Depending on how I’m feeling that particular day, I shut down at any point along this list and burst into tears. If I make it to 13, I shut down and burst into tears. And anything could trigger my walk down my list: “why are you having so many hot flashes, Lydia?” “Why are you having fewer hot flashes, Lydia?” “Why are you so tired?” “Why is your appetite so variable?” “Why did you just cough that weird way?” “Why did you just have to stop and catch your breath?” “Why did you get so little sleep last night?” “Why did you get so much?”

You get the point.

This is the list that I was walking down with my sister on the day she referred to my pothole (I hadn’t slept well, so of course my response was “well, I might still have…”). This is the list that, whenever I’m going through it with Michael, he gently puts his hand on me and says, “wait to worry.”

Potholes are avoidable. What ifs are avoidable. Worry is useless until there is something about which to worry (even then, I’ll admit, its usefulness is questionable).

Sitting in a pothole is bound to get me creamed by a tire. Sitting with my what ifs are bound to get me creamed by the emotional onslaught. Worrying before I know what I am actually dealing with is emotionally draining if not damaging.

Pothole. What If. Wait to Worry.

What If Pothole.

Now that I see a tire coming at me every time I think about running through my what ifs while sitting in my pothole, I find that I’m sitting there less. And driving myself crazy less.

Pithy words of wisdom have a very different impact and a lot more meaning now that I am in the middle of something actually really tough. Having a personal catch-phrase is incredibly useful; I literally catch myself before tumbling down my personal what-if chain-of-thought hell.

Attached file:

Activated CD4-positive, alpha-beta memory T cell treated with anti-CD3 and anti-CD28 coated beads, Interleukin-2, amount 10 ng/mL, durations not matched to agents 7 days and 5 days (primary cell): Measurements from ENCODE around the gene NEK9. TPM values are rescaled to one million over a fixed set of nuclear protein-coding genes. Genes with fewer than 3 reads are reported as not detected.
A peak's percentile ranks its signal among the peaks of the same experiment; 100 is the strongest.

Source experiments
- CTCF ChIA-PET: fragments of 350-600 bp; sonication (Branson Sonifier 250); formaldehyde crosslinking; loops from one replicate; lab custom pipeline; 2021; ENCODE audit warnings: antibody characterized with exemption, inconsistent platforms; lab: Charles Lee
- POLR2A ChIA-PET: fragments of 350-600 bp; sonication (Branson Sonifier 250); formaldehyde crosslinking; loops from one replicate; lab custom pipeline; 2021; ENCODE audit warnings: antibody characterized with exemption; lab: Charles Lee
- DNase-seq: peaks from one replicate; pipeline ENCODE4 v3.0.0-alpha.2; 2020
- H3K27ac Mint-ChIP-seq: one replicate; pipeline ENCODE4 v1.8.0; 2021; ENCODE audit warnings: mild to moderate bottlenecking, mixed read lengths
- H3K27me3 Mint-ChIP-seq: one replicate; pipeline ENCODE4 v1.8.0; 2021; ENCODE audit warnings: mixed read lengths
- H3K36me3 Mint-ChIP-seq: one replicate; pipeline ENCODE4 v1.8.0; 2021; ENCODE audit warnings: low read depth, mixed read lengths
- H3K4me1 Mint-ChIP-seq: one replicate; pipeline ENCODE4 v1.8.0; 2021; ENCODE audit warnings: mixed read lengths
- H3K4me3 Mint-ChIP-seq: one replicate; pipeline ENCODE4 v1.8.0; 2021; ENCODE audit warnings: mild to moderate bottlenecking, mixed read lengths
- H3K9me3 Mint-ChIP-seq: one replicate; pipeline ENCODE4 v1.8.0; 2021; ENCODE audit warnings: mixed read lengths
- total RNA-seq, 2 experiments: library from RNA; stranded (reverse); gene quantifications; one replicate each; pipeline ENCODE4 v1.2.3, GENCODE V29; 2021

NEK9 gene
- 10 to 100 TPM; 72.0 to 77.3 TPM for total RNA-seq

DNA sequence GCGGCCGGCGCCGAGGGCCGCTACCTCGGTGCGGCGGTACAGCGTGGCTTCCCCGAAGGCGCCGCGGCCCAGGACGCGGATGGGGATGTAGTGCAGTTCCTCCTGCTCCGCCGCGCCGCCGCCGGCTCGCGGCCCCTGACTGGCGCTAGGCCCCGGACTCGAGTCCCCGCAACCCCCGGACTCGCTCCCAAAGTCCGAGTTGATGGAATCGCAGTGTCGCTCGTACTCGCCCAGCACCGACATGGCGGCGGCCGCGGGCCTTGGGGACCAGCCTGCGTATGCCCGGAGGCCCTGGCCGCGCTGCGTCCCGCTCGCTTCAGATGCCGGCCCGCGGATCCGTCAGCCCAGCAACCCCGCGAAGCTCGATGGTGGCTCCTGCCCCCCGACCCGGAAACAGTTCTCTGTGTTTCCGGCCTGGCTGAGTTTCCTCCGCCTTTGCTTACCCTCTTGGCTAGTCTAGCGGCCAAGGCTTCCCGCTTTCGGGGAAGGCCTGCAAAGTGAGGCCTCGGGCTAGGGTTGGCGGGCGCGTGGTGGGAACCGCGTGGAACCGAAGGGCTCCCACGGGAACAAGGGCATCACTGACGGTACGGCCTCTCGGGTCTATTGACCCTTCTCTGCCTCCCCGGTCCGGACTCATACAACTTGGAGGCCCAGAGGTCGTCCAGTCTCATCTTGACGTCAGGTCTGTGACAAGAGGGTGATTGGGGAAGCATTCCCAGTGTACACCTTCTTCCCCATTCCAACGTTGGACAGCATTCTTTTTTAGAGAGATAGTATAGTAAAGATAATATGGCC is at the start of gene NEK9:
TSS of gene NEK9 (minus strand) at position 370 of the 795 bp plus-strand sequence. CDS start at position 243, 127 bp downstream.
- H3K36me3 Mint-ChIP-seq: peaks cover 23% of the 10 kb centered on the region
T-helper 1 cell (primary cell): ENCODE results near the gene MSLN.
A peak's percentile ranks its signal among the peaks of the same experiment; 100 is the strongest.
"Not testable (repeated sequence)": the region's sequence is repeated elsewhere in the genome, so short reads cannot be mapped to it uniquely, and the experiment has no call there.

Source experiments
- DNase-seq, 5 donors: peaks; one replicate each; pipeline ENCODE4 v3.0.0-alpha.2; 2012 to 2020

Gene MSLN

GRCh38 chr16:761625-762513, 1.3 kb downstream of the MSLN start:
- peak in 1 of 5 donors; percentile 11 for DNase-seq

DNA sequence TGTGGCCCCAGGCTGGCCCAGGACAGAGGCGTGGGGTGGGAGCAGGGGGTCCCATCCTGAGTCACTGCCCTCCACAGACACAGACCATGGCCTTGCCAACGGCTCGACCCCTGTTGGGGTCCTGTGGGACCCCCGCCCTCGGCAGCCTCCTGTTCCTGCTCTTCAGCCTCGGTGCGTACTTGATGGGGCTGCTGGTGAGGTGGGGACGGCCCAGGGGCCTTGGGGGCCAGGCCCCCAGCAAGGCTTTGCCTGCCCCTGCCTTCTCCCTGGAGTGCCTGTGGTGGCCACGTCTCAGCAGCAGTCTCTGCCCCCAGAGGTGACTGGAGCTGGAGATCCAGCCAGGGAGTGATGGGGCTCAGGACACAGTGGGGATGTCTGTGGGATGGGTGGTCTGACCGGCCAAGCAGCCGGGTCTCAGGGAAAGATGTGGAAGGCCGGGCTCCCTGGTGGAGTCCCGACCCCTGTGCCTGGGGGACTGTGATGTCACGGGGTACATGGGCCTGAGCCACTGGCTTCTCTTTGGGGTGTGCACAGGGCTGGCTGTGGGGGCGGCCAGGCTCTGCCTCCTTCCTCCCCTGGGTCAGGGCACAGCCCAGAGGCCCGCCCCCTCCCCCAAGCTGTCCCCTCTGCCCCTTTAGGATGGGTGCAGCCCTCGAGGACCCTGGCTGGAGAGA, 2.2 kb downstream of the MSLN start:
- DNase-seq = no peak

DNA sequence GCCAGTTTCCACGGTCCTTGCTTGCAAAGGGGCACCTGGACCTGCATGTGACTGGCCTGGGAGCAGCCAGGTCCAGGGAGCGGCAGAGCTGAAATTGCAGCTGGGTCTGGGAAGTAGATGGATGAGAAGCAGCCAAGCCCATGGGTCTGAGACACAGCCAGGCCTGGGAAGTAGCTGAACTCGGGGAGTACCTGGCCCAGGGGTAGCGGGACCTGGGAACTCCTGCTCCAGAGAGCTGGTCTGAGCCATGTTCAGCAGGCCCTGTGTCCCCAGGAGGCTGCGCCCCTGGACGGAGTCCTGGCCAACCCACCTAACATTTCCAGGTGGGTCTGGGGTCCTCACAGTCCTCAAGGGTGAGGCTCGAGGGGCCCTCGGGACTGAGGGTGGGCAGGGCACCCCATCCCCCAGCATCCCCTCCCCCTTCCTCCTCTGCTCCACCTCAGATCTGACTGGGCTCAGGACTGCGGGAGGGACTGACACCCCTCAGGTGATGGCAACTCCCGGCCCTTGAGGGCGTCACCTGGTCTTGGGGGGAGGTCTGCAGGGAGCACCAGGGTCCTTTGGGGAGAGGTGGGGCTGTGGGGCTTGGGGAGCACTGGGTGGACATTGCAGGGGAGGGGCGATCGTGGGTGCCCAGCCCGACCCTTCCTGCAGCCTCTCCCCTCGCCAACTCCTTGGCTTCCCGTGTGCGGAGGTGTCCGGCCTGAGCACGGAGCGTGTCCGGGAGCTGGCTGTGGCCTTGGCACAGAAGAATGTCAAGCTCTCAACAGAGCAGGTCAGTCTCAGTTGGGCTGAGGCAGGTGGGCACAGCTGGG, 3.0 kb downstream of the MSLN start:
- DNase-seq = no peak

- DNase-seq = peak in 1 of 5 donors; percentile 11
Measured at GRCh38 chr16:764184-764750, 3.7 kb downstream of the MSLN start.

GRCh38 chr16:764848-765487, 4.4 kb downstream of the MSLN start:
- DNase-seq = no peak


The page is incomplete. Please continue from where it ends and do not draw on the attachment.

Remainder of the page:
I’ve now got a name for the thing that I want to avoid because it hurts: the What If Pothole. Feel free to remind me of it when you see the tire coming for me.[/quote]

My sister is a beautiful writer (and you can read her blog to see for yourself)

Here are some of my favorite chunks from her beautiful beautiful writing. Her blog is called Hair Optional. Me and My Shadow - July 9, 2012

[quote]I was completely stoned.  Like, freshman year in college stoned. After staring at the tv, drooling, for two hours, I decided that enough was enough, so Michael and I walked a few laps of the floor (which was also apparently entertaining), and then I went to bed.[/quote]

Irony - July 19

[quote]A friend of mine summarized the last few days for me, and I can't phrase it better: Occasionally I wish I had the direct phone number of The Universe so I could call up (during dinnertime) and just yell "WTF?!?!" into the receiver.  This is one of those times.  If any of you have that direct dial, please let me know.  If not, just keep the love coming.[/quote]

Go home. Stay there. Open window. - August 10